When Ivan hit, the insurance company I had (a division of a large company that still does business in Florida) filed for bankruptcy and was dissolved. If it weren’t for FEMA assistance I would not have been able to make the necessary repairs to protect my home until Citizens Insurance company could step in and take over the claim. So for all of those of you who thing you are in “good hands” or have a “good neighbor” let me assure you, you too may one day need FEMA money. Count your blessings that you don’t need it this go around.

  3. James truhill on September 28th, 2020 8:20 pm

    I still agree with Adam. I pay $2100. per year for homeowners insurance Plus $516. Per yr for FLOOD INSURANCE. My homeowners insurance has a $4800.00 hurricane deductible (no damage and no flood this year). Actually; never been flooded
    But pay year after year…. couple close callls, though!
    Why bother having all this if the feds are going to start throwing money around?

  4. Adam Evans on September 28th, 2020 9:26 am

    James Principe, thank you for the information.

  5. ta on September 28th, 2020 7:48 am

    This storm was every bit as damaging as Ivan was. At leat for us out here in Beulah it was. We had multiple tornados & flooding. My ex husband lives in Bristol Park & list his home to massive flooding. I’m just confused WHY we’re STILL waiting for individual assistance. I’ve called the governors office 3 times. I’ve called Sen. Broxon’s office twice. His asst called me back & left a message saying, “by now I’m sure you’ve been able to apply for FEMA.” Uhhh no. Why are our upper level representatives unaware of this? And more importantly, why are they not doing anything to help?

  6. James Principe on September 27th, 2020 10:41 pm

    Re: Adam Evans
    The program doesn’t pay for all the losses of uninsured’s only a portion. Same can go for underinsured or people who are insured, but insurance won’t cover total loss.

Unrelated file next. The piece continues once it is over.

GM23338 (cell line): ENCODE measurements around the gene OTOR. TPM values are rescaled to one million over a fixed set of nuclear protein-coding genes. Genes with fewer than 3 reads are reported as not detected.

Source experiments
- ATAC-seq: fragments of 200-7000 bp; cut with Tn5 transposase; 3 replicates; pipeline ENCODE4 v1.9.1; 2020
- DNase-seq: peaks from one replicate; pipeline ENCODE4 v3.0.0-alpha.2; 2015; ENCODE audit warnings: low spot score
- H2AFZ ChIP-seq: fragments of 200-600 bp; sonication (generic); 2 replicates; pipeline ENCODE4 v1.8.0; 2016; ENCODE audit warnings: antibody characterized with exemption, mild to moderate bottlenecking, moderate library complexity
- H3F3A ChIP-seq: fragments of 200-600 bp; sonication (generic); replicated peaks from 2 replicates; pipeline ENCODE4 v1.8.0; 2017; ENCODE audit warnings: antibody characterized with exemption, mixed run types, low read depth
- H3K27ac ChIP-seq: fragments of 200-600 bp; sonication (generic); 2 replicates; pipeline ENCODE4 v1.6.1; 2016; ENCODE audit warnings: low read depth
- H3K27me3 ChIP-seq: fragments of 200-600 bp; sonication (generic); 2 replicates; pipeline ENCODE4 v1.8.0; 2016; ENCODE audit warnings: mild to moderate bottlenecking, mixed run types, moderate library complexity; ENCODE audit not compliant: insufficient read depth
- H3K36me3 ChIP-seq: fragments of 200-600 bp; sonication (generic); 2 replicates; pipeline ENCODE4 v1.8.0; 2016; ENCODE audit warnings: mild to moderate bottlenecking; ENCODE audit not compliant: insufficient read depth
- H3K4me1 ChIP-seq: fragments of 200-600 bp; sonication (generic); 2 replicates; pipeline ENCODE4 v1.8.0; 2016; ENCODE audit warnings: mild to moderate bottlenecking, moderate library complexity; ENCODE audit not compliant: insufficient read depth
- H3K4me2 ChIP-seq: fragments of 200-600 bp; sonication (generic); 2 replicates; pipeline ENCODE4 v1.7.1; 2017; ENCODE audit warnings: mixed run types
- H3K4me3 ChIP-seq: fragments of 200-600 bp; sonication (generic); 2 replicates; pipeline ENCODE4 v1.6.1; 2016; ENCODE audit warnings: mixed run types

Who Is Eligible to Receive Individual Assistance?

    To be eligible for FEMA Individual Assistance grants, you must be a U.S. citizen, Non-Citizen National or a Qualified Alien. The following general conditions must be met for an applicant to be eligible to receive IHP Assistance:

    The applicant must be a U.S. citizen, non-citizen national, or qualified alien
    FEMA must be able to verify the applicant’s identity
    The applicant’s insurance, or other forms of disaster assistance received, cannot meet their disaster-caused needs
    The applicant’s necessary expenses and serious needs are directly caused by a declared disaster
    Is there any assistance available for those not meeting the above conditions?

    Regardless of status, survivors are eligible for short-term, non-cash, in-kind emergency disaster relief programs such as:

    Voluntary Agency Assistance
    Disaster Legal Services (DLS)
    Emergency Assistance (sheltering, feeding, etc.)

  7. Adam Evans on September 27th, 2020 1:25 pm

    So if the Federal Government does pay for all of the losses of uninsured people, they should at least reimburse those of us that paid for insurance coverage our insurance premium money.

  8. Melissa Pino on September 27th, 2020 11:19 am

    Thank you Chairman Barry for the compassion that undergirds your letter. It was really heartening to see. We handed out water, food, hygiene products and backpacks to people in Warrington and Brownsville on Friday. The need is so tremendous, and a lot of people just feel lost. They really don’t know where to turn. It must be frustrating to you to have nothing but words to offer yet on the individual FEMA, but those heartfelt words do matter.

Have a comment on this story?

We welcome your comments on this story, but there are some rules to follow::

(1) Be Nice. No comments that slander another, no racism, no sexism, no personal attacks.

(2) No Harrassing Comments. If someone says something bad about you, don't respond. That's childish.

(3) No Libel. That's saying something is not true about someone. Don't do it.

(4) Keep it clean. Nothing vulgar, obscene or sexually related. No profanity or obvious substitutions. Period.

(5) reserves the right to remove any comments that violate our rules or we think to be inappropriate. We are not responsible for what is posted. Comments may not appear right away until they are approved by a moderator.

(6) Limit your comments to the subject in this story only, and limit comments to 300 words or less. Do not post copyrighted material. Comments will not be added to stories that are over 30 days old.

(7) No posts may advertise a commercial business or political group, or link to another commercial web site or political site of any kind.